Once the systems upon which HR is dependent are identified, and the problem with each defined, solutions must be designed. It may be best to pursue solutions along parallel tracks: one "high-tech," the other "low-tech."
As for the "high-tech" solution, it's tempting, but not useful, to rely on the representations of vendors and software suppliers that systems are "Y2K compliant." "Y2K compliant" isn't a term with a generally accepted definition. Each vendor and/or supplier defines the term differently, with varying consequences.
There are several basic problems to consider. First, the vendors' statements of compliance may be of little practical value, even if they rise to the level of a warranty.
Congress enacted and the President signed legislation that encourages the "free exchange of information about Y2K problems." In reality, however, it is a liability shield for vendors.
In order to recover money damages for misrepresentation in a vendor's Year 2000 statement (and to recover for damages resulting from that misrepresentation) a customer must establish by clear and convincing evidence that the statement was (a) made with actual knowledge of its falsity, and (b) made with intent to deceive or mislead or with reckless disregard for its falsity. (These are extremely difficult burdens of proof.)
The Act does not provide protection for breach of contract claims nor does it apply to any document or disclosure filed with the Securities and Exchange Commission nor banking regulators. All that has been achieved is favorable litigation status, not a working system. In other words, a promise is merely something upon which a claim for money damages might be premised in a Court of Law. It does not ensure that the systems will actually work as designed.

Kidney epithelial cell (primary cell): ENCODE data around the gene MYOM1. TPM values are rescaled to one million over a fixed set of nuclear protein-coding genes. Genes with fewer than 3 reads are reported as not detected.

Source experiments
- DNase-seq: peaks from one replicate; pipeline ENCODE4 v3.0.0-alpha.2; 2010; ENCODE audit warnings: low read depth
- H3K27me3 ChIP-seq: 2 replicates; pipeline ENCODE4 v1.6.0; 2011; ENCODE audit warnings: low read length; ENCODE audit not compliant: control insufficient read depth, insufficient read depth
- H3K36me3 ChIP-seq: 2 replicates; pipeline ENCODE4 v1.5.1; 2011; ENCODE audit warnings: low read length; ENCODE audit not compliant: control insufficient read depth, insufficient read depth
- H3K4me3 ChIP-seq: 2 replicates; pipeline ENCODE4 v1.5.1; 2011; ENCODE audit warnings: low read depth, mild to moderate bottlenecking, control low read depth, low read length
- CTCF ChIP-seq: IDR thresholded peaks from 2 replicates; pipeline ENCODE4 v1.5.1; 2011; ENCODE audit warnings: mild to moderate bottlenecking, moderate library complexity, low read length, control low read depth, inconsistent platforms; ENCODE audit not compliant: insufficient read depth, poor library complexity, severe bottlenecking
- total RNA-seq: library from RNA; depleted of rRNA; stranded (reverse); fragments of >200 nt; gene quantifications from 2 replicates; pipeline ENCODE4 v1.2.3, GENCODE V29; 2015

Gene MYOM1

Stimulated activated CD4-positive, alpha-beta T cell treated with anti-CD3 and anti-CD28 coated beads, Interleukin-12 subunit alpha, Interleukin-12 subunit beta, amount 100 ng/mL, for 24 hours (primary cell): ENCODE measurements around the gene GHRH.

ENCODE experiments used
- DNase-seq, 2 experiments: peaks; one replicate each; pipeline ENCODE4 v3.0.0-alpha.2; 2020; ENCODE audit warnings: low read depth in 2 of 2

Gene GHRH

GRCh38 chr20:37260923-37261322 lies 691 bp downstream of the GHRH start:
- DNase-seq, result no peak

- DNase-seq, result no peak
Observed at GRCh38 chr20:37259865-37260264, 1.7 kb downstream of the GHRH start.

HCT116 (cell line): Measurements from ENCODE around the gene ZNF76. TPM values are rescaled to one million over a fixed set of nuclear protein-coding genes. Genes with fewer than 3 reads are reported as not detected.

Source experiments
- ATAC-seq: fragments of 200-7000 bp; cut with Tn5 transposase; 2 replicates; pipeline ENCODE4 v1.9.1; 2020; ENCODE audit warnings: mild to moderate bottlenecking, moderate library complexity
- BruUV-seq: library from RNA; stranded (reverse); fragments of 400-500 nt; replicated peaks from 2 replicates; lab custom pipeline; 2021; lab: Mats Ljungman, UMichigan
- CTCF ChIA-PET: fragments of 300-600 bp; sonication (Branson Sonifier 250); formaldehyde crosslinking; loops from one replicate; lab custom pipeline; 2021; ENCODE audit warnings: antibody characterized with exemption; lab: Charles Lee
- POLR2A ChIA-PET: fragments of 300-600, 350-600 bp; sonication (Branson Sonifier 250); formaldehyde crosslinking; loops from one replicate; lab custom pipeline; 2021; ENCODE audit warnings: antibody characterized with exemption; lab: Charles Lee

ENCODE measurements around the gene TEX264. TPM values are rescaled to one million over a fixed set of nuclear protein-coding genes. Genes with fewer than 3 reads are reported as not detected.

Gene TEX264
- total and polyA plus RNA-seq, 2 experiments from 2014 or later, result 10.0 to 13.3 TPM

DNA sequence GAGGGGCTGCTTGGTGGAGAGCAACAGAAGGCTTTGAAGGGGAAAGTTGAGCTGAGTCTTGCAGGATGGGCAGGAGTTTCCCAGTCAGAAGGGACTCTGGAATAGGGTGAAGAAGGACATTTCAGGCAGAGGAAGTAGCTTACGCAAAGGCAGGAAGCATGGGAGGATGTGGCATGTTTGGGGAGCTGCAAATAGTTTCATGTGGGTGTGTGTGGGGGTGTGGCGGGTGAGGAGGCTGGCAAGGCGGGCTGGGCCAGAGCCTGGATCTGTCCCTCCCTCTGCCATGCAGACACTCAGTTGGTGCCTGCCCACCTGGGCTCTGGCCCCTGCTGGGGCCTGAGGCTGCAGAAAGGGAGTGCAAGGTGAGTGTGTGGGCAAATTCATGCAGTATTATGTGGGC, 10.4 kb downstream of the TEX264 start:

Second, there is no way of actually determining that a system that is Y2K compliant will actually work until "the morning after." The goal, after all, is to be functional on January 1, 2000, not litigious. Third, even if you have succeeded in ensuring that your own systems may work well, little is achieved if those with whom you must interface (or the provider of electric power) is not equally well prepared.
In some circumstances, existing systems will either be incapable of becoming compliant or will not be accepted as such by the HR professional. Again, there should be two strategies running in parallel, "high-tech" and "low-tech."
The only reasonable high-tech "fix" will be to install new systems, or to upgrade existing software. Naturally, the benefits come with the associated risks of transferring data and the substantial effort and disruption, which inevitably accompanies retraining system users. New systems inevitably place a new strain on even the most adaptable HR staffs. Additional planning and downtime usually follow.
The low-tech solutions present different challenges. Few contemporary businesses stock supplies sufficient to write the payroll manually, stuff and address the envelopes, and apply a stamp. The morning after may not be the best time to shop for anything.
Therefore, it's equally important to have also prepared a low-tech strategy. Prepare a hard copy of virtually everything. Restore the capacity to function with primitive systems such as handwritten paychecks and telephone chains to communicate with employees in their home. Update the mailing list with your employees' home addresses (in hard copy). American business thrived for 200 years without the personal computer; perhaps it can survive for 30 additional days after the millennium!
The information contained in this article is intended to provide useful information on the topic covered, but should not be construed as legal advice or a legal opinion.